I am now reading this article, and I met a paragraph saying,

Even backbench Conservative MPs looking for a crumb of comfort, or at least a ladder to climb down, were disappointed. “Having met the prime minister earlier today, I was unconvinced that he had a plan to reach a deal on Brexit,” David Gauke tweeted on Tuesday before voting in favor of legislation stopping a no-deal Brexit. If an agreement really was in the offing, Johnson’s own brother Jo, who resigned Thursday citing the tension between family loyalty and national interest, might well have stuck around.

Merriam Unabridged definitions,

transitive verb 1 : to take off : doff 2 slang : kill, murder

intransitive verb 1 of a ship : to move away from shore : start out to sea 2 a : to go away : depart — used chiefly as an imperative b : to get or be off — used chiefly as an imperative

And the free-version definition of Merriam,

Definition of off (Entry 4 of 6)

intransitive verb

: to go away : DEPART —used chiefly as an imperative Off, or I'll shoot!

So it seems to me none seems appropriate.

Thank you for your support.

2 Answers 2


Offing is not a verb here, but a noun meaning

the near or foreseeable future [MW]

I would say you will almost exclusively encounter this meaning in the set phrase in the offing, which is to say

(informal) likely to appear or happen soon [OALD]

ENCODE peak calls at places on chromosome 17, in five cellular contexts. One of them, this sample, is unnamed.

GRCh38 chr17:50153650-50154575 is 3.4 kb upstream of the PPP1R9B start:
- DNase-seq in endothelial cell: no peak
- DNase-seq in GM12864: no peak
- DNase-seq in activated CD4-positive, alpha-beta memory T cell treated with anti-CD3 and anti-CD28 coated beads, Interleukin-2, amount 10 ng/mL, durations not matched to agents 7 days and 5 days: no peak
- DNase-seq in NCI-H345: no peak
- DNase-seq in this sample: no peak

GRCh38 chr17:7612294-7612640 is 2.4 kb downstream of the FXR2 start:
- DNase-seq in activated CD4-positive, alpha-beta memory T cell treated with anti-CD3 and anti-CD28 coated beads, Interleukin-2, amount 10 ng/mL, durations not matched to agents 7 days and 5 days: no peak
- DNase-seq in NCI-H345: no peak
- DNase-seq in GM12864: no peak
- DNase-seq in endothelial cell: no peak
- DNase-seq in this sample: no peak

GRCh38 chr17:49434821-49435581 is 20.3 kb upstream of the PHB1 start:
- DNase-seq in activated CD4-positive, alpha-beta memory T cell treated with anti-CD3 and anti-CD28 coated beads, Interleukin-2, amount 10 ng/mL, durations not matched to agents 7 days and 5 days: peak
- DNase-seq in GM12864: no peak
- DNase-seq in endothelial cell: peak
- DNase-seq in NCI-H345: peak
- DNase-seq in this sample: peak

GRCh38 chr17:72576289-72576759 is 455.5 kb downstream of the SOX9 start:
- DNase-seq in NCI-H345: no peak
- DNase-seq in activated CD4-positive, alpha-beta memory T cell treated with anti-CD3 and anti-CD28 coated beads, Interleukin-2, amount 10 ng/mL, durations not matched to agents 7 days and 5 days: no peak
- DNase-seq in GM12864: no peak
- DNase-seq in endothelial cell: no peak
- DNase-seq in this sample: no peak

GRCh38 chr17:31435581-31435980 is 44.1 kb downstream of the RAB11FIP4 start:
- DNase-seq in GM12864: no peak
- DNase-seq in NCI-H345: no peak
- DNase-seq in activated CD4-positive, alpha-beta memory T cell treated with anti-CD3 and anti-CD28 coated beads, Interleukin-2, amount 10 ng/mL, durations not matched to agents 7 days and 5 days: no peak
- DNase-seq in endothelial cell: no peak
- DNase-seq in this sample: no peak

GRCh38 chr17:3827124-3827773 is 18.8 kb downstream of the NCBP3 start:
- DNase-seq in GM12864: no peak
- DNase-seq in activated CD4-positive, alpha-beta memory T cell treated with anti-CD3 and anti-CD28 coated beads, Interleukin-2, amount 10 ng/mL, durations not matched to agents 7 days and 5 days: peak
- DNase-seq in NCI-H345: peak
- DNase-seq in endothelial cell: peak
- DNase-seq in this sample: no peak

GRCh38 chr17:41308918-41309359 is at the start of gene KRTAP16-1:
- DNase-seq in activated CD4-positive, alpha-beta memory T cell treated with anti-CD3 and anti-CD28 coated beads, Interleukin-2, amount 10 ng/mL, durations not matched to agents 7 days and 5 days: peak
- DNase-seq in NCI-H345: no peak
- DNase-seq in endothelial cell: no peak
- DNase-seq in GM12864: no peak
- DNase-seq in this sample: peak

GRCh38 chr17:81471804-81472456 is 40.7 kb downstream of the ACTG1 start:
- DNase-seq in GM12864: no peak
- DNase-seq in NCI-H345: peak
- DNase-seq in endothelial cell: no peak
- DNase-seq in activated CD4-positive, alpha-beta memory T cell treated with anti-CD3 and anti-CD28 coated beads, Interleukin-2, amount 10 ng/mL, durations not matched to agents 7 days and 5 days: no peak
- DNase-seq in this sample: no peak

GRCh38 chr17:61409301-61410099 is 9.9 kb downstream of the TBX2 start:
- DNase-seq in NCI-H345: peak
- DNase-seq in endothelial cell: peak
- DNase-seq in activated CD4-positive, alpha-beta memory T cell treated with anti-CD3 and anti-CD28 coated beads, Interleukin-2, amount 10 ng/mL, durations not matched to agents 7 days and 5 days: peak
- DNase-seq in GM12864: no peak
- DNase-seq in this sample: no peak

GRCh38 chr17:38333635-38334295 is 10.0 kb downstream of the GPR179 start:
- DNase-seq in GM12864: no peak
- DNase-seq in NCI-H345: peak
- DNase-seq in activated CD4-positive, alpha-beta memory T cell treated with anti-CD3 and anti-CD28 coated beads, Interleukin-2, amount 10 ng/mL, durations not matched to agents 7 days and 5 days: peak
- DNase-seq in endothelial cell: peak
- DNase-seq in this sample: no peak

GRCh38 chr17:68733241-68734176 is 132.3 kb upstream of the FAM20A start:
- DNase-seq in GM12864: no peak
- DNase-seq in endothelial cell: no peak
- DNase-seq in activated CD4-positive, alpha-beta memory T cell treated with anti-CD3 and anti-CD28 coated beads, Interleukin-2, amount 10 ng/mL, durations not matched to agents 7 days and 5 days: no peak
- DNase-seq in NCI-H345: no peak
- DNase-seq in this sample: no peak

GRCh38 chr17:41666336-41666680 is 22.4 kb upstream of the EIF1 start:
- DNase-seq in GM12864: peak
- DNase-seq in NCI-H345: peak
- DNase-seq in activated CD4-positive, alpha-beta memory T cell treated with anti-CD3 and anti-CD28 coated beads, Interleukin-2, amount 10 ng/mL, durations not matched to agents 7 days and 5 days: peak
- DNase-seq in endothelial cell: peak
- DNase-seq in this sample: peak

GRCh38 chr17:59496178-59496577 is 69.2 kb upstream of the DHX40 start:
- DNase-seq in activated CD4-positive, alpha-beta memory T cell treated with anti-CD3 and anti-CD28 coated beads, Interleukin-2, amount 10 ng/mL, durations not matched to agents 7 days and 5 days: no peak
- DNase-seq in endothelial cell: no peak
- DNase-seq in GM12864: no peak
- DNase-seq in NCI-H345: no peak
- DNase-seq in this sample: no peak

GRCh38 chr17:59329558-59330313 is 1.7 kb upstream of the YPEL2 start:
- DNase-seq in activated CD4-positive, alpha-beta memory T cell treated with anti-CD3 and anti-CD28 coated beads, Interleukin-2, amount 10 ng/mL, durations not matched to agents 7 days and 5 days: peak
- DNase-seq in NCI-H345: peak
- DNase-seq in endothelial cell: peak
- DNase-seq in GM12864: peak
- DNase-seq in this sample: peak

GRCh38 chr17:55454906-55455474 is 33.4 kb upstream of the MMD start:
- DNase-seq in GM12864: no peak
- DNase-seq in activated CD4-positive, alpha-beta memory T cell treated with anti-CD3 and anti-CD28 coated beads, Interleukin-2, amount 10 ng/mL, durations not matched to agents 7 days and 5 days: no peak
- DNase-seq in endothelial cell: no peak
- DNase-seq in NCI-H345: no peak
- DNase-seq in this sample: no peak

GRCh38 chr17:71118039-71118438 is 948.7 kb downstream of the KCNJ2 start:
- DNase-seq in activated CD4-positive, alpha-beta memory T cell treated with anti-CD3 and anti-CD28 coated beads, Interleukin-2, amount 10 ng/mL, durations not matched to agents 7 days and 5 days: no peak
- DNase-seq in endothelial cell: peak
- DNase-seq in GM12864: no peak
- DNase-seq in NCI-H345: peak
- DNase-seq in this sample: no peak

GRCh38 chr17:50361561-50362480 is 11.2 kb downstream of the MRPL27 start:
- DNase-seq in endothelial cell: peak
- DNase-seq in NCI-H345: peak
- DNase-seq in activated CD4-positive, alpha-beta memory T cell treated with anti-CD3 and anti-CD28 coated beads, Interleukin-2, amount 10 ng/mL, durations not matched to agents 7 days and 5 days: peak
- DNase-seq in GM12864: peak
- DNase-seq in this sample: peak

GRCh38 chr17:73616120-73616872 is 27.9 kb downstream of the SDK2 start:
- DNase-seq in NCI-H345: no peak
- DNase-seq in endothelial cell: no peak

as in the example you quote.


The original English usage is interesting to ponder. It goes back to the early 1600's, can be found in the OED:

The part of the visible sea at a distance from the shore beyond anchorages or inshore navigational dangers.

The present day figurative usage in the answer of @choster arose only in the late 1700's.

  • Exactly. Since there are 4-5 definitions for the verb "off" too, in probably middle English, this "word" played some or even great roles by numerous people at various kind of social status,and more interestingly, according to the definition by Merriam Unabridged, the answer word by choster, the very "offing" comprises of off+ing which IMO could imply this noun offing very clearly come from the word off itself.
    – user17814
    Sep 7, 2019 at 16:03
  • And what makes me thrown into more perplexity all the synonyms listed in the MU is all about "future" related. "Even though", there are other 3 definitions of this noun "offing", which is marine-sea-related. I think linguists would be very intrigued by the etymology of this word.
    – user17814
    Sep 7, 2019 at 16:08
  • as you, Lee Moshers's answer says.
    – user17814
    Sep 7, 2019 at 16:09
  • 2
    I'm not a linguist, but I think that transference of terminology between properties of space (in this case the surface of the sea) and time are not that uncommon.
    – Lee Mosher
    Sep 7, 2019 at 16:34
  • My Shorter OED says (for "offing"): "ORIGIN: Perh. from off adverb + -ing". So, the origin's not known. I always thought it came from "offering", as in something "in the offing" is going to be offered to you in the near future. Whether you want it to, or not :-)
    – Tom Hundt
    Sep 8, 2019 at 15:51

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